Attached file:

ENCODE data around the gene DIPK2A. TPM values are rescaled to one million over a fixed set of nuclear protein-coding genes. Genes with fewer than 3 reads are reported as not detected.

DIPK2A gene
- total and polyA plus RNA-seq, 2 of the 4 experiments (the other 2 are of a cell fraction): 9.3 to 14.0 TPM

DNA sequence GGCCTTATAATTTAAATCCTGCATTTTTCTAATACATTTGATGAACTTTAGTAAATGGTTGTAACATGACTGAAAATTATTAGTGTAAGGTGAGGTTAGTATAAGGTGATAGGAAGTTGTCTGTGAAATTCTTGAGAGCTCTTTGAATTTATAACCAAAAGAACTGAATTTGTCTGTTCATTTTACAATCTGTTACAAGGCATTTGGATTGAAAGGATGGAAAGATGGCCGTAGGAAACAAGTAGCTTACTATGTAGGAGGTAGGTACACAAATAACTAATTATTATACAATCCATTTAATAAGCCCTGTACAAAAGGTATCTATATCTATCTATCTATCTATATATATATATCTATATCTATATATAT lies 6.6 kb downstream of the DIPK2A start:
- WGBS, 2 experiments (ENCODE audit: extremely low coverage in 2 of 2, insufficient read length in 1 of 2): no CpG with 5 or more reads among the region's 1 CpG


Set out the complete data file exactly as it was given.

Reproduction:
ENCODE data around the gene DIPK2A. TPM values are rescaled to one million over a fixed set of nuclear protein-coding genes. Genes with fewer than 3 reads are reported as not detected.

DIPK2A gene
- total and polyA plus RNA-seq, 2 of the 4 experiments (the other 2 are of a cell fraction): 9.3 to 14.0 TPM

DNA sequence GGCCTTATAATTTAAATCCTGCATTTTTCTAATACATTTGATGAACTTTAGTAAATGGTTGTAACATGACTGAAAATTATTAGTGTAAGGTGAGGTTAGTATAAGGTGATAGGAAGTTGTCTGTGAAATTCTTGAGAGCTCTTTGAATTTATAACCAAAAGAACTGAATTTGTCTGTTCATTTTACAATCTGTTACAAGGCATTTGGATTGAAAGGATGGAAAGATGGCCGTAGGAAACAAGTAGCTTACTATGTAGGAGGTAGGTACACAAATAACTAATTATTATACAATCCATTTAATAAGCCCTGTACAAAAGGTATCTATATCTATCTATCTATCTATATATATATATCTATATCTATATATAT lies 6.6 kb downstream of the DIPK2A start:
- WGBS, 2 experiments (ENCODE audit: extremely low coverage in 2 of 2, insufficient read length in 1 of 2): no CpG with 5 or more reads among the region's 1 CpG